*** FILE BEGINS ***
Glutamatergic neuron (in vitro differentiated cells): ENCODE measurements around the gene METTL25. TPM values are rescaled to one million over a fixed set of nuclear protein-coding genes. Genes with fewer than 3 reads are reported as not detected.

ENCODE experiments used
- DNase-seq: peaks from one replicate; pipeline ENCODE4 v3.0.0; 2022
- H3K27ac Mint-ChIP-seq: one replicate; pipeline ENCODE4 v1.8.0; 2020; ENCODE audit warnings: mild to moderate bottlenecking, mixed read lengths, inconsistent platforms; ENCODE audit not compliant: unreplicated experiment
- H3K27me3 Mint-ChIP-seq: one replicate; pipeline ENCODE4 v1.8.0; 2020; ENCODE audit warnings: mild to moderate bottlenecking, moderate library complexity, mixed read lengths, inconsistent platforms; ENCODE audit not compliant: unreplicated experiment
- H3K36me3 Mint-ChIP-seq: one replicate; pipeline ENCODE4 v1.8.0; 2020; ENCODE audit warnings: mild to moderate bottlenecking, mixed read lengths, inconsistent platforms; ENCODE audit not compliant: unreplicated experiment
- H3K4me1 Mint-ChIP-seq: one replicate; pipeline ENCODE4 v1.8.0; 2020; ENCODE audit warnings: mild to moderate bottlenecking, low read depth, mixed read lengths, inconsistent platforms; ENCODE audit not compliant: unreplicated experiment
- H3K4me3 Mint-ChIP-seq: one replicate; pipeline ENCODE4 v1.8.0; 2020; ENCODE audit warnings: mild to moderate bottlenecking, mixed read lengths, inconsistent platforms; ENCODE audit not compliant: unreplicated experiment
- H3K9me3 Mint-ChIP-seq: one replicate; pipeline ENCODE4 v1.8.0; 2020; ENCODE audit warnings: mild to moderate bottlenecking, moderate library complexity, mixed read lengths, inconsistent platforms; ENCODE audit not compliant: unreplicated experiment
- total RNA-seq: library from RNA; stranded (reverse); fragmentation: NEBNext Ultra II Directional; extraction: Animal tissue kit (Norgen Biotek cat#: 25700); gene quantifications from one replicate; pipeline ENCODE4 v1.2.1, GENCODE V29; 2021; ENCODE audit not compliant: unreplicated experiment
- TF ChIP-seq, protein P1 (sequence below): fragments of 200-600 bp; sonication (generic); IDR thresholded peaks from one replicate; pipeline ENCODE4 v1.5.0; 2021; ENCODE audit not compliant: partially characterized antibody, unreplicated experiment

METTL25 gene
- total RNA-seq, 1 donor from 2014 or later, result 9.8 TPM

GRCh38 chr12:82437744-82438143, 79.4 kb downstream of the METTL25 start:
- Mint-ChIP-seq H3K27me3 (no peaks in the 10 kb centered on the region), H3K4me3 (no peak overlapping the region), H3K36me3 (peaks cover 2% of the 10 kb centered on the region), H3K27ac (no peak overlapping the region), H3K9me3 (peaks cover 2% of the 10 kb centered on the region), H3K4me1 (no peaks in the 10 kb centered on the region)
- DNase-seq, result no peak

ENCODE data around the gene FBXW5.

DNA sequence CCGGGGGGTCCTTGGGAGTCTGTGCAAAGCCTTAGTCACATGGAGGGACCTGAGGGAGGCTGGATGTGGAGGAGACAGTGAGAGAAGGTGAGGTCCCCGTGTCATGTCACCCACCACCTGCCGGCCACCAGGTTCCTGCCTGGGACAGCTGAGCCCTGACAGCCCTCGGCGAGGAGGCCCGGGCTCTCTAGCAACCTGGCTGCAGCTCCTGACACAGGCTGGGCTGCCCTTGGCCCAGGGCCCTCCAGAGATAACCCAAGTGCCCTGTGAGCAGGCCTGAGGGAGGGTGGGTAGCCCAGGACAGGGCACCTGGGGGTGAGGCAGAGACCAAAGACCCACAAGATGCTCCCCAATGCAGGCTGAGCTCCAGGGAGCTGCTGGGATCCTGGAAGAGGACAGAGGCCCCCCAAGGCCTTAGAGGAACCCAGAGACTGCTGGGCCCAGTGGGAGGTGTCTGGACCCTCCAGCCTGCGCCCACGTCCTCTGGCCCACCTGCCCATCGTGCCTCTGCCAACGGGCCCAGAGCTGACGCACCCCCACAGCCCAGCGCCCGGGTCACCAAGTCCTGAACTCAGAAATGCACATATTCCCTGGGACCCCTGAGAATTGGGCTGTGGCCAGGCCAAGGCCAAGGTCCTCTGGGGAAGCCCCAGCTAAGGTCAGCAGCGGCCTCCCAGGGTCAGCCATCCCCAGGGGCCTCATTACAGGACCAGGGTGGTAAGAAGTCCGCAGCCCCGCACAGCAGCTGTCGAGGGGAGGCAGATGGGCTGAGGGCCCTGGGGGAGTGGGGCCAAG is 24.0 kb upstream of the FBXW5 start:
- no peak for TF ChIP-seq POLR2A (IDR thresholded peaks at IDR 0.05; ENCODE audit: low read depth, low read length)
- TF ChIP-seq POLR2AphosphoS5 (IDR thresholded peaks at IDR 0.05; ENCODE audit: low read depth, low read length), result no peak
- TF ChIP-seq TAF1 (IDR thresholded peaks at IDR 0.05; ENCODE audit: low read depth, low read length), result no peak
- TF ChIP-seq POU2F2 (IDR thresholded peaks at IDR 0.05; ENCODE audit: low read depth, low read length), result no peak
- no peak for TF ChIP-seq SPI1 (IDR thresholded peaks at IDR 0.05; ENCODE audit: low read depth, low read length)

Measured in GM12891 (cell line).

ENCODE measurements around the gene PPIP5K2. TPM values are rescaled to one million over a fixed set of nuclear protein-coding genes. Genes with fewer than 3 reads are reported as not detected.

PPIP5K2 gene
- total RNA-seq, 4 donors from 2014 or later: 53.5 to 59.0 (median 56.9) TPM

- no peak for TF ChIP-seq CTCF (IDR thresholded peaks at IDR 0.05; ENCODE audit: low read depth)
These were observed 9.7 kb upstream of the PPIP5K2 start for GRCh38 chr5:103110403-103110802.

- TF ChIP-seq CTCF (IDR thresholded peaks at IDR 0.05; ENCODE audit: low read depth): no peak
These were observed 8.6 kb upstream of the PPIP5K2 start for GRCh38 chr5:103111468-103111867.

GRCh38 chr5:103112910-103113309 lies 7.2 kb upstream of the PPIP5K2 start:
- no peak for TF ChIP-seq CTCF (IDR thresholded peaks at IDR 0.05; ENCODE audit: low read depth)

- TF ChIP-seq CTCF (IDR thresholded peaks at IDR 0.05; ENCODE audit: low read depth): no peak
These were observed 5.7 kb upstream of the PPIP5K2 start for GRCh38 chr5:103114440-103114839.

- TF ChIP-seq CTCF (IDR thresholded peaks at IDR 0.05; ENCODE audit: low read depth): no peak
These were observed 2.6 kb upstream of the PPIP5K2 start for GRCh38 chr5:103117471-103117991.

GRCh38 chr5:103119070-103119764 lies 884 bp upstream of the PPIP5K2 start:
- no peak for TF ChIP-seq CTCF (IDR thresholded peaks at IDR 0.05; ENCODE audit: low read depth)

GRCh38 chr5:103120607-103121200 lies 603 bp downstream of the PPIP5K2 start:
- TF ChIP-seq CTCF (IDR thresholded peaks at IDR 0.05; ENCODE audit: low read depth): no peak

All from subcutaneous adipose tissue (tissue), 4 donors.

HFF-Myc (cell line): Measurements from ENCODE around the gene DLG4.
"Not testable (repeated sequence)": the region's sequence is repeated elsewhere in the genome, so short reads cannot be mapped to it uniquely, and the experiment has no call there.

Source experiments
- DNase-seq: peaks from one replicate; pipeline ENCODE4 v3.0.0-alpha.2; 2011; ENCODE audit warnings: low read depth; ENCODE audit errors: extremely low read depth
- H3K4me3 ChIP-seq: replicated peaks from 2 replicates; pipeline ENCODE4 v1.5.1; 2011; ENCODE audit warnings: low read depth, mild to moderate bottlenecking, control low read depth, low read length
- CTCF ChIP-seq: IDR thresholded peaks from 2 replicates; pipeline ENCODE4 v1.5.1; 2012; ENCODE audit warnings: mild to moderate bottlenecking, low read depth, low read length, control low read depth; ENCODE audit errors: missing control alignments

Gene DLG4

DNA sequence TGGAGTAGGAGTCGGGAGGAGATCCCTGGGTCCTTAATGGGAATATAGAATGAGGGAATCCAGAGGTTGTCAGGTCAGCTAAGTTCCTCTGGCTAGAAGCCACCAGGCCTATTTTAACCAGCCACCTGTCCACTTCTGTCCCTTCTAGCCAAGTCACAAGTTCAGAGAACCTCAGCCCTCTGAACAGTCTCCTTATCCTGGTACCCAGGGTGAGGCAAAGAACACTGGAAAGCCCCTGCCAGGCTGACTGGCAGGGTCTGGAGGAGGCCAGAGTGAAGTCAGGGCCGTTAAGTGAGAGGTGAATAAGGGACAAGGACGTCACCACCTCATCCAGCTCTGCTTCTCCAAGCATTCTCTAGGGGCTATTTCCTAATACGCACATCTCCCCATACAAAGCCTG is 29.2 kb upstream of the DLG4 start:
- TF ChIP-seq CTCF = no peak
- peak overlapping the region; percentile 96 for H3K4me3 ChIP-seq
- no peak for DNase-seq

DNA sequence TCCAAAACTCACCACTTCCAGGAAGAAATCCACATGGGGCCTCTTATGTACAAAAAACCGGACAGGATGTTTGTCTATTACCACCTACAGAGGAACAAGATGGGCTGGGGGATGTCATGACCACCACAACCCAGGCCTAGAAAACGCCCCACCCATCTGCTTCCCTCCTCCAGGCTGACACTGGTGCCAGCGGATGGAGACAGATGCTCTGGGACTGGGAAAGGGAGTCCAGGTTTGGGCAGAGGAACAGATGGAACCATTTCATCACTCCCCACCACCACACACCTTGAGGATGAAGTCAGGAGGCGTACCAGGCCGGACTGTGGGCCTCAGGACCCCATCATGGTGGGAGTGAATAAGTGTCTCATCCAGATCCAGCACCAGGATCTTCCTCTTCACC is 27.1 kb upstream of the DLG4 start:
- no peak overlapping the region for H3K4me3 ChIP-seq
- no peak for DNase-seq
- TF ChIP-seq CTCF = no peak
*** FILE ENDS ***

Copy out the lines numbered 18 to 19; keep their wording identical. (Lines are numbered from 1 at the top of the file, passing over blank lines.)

DNA sequence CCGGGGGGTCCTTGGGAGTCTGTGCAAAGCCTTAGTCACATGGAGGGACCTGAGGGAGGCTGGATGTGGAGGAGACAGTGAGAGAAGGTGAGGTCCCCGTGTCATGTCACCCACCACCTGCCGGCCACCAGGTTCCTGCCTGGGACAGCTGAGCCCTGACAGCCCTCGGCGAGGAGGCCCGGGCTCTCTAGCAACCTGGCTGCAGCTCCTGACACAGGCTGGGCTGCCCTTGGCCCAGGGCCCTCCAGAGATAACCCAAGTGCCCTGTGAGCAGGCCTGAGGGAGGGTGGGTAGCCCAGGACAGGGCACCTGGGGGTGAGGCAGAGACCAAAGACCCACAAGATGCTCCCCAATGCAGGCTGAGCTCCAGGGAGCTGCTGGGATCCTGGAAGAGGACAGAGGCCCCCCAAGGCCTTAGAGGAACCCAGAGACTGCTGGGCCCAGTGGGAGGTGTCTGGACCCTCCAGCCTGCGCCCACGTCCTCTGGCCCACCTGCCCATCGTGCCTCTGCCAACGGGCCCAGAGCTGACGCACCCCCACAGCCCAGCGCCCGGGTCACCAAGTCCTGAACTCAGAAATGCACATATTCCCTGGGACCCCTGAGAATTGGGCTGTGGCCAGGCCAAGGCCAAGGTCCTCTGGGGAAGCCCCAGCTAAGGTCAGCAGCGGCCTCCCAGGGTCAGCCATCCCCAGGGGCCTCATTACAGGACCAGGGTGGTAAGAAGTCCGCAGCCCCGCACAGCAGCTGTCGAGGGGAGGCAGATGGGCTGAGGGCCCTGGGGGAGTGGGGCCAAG is 24.0 kb upstream of the FBXW5 start:
- no peak for TF ChIP-seq POLR2A (IDR thresholded peaks at IDR 0.05; ENCODE audit: low read depth, low read length)